It Is Not Climate Change. It Is Climate Catastrophe!
The term “climate change” is anemic on purpose to allay fears of the general public and diminish its significance.
Who pays for the climate change that has become a climate catastrophe? The poor and middle class bear the brunt of physical damage, financial burden, and social hardship of climate catastrophe. Their houses are burned by forest fires or turned to sodden heaps of kindling by hurricanes and tornadoes. Their cars are flooded or blown away. Water is being cut off in whole communities because of drought.
These catastrophes cause economic mayhem for those that can least deal with it. The retired must go back to work. Savings are wiped out. Many lose everything, even their loved ones. They must grieve in a state of poverty, homelessness, and hopelessness.
A storm like Ian that hit the Florida panhandle devastates people that can’t afford flood insurance. Unless you are a multimillionaire, you can only afford the houses built by real estate developers according to code that is established, in part, by real estate developers to hold down costs.
To truly withstand category 4 hurricanes bordering on category 5 you have to have a house built of steel and concrete 16 feet off the ground with foundations going down to bedrock or substantial artificial anchors. How many houses do you see like that on the coast of Florida? They are few and far between, and they are owned by multi-millionaires.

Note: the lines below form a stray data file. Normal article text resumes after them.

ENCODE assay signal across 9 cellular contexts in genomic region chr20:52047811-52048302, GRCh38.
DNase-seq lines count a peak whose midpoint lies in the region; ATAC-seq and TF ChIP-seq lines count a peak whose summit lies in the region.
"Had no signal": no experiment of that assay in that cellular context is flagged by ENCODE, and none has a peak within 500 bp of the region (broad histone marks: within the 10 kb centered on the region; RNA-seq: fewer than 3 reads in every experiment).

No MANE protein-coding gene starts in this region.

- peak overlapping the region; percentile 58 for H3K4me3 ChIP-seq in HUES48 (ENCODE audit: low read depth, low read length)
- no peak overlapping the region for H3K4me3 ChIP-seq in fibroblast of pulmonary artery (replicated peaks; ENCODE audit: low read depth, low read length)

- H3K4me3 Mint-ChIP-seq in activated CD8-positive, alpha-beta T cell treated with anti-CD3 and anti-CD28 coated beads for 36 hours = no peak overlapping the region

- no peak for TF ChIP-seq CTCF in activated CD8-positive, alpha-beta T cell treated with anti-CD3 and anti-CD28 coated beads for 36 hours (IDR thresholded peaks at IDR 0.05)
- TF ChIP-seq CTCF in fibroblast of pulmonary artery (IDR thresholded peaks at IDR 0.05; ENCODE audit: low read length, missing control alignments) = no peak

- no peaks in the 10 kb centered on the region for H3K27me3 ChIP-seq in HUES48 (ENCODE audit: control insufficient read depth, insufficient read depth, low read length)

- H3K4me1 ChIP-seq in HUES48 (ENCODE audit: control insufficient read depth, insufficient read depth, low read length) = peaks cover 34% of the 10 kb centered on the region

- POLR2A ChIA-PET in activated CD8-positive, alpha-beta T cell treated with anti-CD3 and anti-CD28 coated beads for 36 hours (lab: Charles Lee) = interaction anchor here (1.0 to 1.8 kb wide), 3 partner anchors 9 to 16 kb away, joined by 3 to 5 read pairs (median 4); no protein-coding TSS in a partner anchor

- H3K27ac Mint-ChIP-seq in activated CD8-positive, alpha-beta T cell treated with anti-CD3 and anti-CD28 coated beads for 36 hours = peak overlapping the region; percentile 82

Tornado Alley has become Dixie Alley as more severe tornadoes touch down in a more populated midwest and southeast rather than the high plains. Now even more people can be wiped out financially and literally.
The middle class has been priced out of desirable but dangerous areas.
The middle class can’t afford to live on the coast where there is a yearly chance for hurricanes. They think they can until climate catastrophe combined with developers’ construction practices becomes a financial disaster.
The western United States is in its worst drought in 1200 years. And it’s not just the Colorado River, Lake Mead, and Lake Powell drying up; it’s the Mississippi…